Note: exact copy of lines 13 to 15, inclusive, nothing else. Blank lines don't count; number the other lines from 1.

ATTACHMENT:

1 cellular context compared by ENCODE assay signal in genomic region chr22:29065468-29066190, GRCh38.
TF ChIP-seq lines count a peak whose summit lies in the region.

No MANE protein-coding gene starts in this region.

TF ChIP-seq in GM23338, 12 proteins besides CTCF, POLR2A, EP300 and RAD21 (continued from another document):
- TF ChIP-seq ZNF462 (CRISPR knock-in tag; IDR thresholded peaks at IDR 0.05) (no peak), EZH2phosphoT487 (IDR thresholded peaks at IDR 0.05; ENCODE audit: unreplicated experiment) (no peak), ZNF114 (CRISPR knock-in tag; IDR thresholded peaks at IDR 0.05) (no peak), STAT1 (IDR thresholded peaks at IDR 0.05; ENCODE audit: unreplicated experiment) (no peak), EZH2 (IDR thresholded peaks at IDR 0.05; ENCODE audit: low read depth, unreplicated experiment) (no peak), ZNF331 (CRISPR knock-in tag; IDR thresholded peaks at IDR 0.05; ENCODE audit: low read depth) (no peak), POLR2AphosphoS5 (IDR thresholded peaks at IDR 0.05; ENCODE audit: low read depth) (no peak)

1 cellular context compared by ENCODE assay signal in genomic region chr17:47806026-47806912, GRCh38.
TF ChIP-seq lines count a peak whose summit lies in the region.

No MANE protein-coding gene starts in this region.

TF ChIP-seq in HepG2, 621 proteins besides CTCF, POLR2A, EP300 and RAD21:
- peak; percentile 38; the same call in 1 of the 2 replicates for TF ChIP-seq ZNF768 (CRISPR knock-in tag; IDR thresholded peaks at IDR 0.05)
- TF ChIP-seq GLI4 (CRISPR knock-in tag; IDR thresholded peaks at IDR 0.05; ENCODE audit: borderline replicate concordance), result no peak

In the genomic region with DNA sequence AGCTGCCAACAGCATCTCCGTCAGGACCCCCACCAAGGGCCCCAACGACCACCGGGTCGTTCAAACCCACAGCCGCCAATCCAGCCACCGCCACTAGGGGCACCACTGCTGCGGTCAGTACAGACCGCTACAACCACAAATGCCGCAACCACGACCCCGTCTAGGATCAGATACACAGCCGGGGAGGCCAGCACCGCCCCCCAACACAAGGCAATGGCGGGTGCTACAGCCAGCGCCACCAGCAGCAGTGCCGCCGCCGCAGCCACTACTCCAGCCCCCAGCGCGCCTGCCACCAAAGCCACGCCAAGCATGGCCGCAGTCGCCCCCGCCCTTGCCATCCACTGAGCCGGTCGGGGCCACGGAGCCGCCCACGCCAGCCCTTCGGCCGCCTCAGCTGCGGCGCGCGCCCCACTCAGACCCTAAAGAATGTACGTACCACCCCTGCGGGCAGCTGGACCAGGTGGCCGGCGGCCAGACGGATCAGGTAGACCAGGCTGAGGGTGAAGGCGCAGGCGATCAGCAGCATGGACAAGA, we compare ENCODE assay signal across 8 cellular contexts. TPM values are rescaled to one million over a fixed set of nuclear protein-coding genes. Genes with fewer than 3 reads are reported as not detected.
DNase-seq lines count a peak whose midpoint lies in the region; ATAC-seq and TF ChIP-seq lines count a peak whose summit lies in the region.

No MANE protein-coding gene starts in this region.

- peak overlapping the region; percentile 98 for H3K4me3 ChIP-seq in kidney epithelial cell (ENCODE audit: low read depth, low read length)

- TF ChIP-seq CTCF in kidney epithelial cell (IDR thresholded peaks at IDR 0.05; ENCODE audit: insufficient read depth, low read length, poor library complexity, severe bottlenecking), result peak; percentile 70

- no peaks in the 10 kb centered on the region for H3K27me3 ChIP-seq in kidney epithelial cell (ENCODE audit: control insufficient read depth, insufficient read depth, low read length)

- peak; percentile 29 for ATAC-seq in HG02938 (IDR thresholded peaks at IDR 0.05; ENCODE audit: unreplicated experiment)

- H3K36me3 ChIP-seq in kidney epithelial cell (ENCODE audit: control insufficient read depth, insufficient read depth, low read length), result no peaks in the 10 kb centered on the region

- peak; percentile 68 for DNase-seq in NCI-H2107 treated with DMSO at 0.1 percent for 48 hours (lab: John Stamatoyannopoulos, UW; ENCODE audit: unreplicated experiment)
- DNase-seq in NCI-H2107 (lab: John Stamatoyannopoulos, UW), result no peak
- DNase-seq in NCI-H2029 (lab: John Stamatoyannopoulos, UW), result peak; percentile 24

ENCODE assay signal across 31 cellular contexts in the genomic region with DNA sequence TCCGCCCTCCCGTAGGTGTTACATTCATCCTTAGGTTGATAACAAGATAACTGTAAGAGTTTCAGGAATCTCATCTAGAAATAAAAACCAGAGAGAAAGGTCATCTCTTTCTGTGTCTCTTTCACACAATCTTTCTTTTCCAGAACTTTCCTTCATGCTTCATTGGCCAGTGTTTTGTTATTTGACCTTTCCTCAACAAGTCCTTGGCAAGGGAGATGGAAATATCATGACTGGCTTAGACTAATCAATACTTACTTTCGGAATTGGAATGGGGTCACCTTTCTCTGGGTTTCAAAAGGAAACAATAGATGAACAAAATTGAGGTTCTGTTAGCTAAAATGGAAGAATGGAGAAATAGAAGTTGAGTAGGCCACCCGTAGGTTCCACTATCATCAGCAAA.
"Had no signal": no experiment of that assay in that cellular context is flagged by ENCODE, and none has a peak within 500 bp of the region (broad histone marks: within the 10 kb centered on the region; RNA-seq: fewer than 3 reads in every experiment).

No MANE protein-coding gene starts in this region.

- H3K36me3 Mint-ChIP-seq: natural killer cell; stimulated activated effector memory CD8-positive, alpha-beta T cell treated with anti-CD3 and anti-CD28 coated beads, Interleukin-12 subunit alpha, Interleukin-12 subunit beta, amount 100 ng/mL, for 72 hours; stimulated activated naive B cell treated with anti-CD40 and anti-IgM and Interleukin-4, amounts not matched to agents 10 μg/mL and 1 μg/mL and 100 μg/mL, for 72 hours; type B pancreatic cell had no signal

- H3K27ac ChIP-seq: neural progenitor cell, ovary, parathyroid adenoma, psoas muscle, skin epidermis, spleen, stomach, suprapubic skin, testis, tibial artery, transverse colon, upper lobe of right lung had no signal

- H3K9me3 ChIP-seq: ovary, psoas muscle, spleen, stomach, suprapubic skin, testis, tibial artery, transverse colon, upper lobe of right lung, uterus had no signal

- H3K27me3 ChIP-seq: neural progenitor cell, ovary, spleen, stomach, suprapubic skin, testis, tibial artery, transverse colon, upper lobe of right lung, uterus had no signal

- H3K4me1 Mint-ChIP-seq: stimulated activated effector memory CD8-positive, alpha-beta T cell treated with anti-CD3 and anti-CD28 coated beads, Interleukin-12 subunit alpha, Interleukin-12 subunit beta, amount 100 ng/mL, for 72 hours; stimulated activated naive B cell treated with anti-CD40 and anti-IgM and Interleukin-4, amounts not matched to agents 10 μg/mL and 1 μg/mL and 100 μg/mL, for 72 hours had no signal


DNase-seq lines count a peak whose midpoint lies in the region; ATAC-seq and TF ChIP-seq lines count a peak whose summit lies in the region.

No MANE protein-coding gene starts in this region.

- peak overlapping the region; percentile 98 for H3K4me3 ChIP-seq in kidney epithelial cell (ENCODE audit: low read depth, low read length)